How to improve your financial wellbeing as you plan for retirement
It’s no secret that like many other developed countries, Australia is ageing – one in six of us is now aged over 651 with more than four million baby boomers2 approaching or considering retirement right now.
The baby boomer generation has worked and saved hard over many years, but hikes in the cost of housing, food, electricity, healthcare and taxes over the past decade have increased the amount they are likely to need for a modest or comfortable retirement3. If you’re part of this generation, have you considered how much money you’ll need for your retirement and what strategies you’ll use to get there?
A solid personal financial plan is a good place to start
While everyone’s goal for retirement is different, depending on their personal circumstances and lifestyle, a good plan today can help lay the foundation for improving your wellbeing now and into retirement. But not everyone knows how all the pieces of their financial life fit together, particularly as things change and you need to rethink your plans. As Walt Disney—a man who went from bankruptcy to go on to financially rebuild his life — once said, “times and conditions change so rapidly that we must keep our aim constantly focused on the future.”
For example, do you understand the implications of ongoing changes to super rules? Is your income suffering from low interest rates and volatile investment markets? And have you considered how longer-term issues like health and mortality, risk of financial abuse, and how the potential cost of aged care services could impact your financial future?
If you haven’t yet considered these issues, and so many others, you’re not alone.
Are you one of the three in five Aussies without a financial plan (or with merely a loose one)?4
If you haven’t quite developed a proper financial plan, that’s OK. It’s not too late to make the change and address all those questions. Consider these steps as you work towards developing a plan to try and improve your financial wellbeing.
- Identify your retirement goals and ensure they’re realisticWant that trip to Tahiti? Let’s face it, a lot of people spend more time planning holidays than planning for retirement because they perceive it as more fun and attainable. But it’s important to realise that many of your goals, such as actually saving for retirement or paying down the mortgage do not happen overnight (unless you win Lotto). They’re achieved through planning and setting timelines. By understanding what retirement means to you (and identifying other goals along the way), you have something to work towards, and importantly, figure out what’s achievable in the timeframe you have.
Review your spending habits
This is more than just totalling the sum of those daily coffees (although it can be a whopper); it’s about negotiating better deals, reducing fees and interest costs, and making your money work harder. Budgeting is a balancing act where you manage your expenses to the point where you have enough left over for tomorrow’s needs. Reviewing your current cash flow, looking at ways to build a nest egg, and paying down debt while also considering investing can all be part of a well-structured financial plan. Through this process, you may also discover potentially more effective tax planning strategies that can save you money. You may find that there are more effective ways to manage your super through strategies like making non-concessional contributions (if eligible), equalising balances with your partner, or in other ways altogether.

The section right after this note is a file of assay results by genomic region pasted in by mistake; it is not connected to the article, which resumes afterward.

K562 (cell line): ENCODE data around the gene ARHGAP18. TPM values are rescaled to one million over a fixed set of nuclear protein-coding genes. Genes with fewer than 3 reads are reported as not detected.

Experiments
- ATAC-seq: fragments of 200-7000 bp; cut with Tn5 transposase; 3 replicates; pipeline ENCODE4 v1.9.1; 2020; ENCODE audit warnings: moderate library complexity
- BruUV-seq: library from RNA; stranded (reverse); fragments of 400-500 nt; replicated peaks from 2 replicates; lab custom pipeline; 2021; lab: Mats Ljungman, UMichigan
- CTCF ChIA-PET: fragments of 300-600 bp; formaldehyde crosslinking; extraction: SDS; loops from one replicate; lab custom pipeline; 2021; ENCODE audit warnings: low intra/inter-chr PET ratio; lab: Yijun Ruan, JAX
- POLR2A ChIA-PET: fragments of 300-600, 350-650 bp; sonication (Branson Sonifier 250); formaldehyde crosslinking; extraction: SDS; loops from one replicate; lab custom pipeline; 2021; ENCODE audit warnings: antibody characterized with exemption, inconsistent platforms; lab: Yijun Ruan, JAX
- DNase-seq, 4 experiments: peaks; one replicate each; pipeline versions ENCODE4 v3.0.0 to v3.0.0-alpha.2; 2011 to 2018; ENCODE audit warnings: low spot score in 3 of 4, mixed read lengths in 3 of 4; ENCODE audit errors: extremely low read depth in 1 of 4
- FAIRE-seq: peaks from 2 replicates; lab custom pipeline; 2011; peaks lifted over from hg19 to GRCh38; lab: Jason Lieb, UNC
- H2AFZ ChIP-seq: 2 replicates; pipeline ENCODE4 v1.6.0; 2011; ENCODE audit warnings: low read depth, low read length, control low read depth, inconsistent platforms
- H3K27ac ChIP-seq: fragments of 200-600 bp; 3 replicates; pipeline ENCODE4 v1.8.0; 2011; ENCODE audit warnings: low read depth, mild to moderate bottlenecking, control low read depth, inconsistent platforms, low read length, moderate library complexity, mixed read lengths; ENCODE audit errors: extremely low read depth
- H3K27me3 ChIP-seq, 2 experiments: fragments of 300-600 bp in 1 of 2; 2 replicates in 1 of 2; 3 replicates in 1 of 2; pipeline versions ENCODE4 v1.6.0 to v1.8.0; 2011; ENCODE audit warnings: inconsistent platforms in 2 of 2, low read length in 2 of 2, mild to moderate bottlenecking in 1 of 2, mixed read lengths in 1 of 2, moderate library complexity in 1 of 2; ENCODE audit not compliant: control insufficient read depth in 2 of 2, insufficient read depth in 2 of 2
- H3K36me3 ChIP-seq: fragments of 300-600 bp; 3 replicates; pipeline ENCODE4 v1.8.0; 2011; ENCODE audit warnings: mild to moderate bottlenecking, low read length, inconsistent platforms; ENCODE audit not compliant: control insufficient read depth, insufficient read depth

Understand potential risks and help protect your assets
Have you considered what will happen if you become injured or mentally incapacitated? Do you have a succession plan, a will, or personal estate plan? Do you understand how to invest or retire in this current low interest rate environment or are you just unsure about what you need help with? These are all things that should be included in a financial plan. For SMSF trustees, talking to an adviser at a firm like Dixon Advisory that can help support your SMSF in line with your plan may make all the difference. You retain control but have access to specialists in all those complex areas like estate planning, strategic financial advice and accounting, and we can take care of all the paperwork too.
What’s going on globally? Join Nerida as she breaks down how Australia’s market is performing against the current global backdrop and discusses the barriers facing women seeking financial security in retirement.
Financial wellbeing is living, planning and managing today responsibly for tomorrow
Taking care of your personal financial wellbeing can be as important to your overall wellbeing as a roof over your head, nurturing social connections and maintaining physical and mental health. While approaching your finances in this way can be complex and understandably, a little daunting, just like getting a personal trainer to help you get fit, a good adviser can help you identify the key issues and work out how to effectively address them.
Ultimately, getting good advice can help you gain more financial confidence. While it may not happen overnight, the right approach and partnering with a trusted professional may be the key to help manage your financial wellbeing.
This insight may contain general financial advice and was prepared without taking into account your objectives, financial situation or needs. Before acting on any advice, you should consider whether the advice is appropriate to you. Seeking professional personal advice is always highly recommended. Any forward looking statements are based on current expectations at the time of writing. No assurance can be given that such expectations will prove to be correct.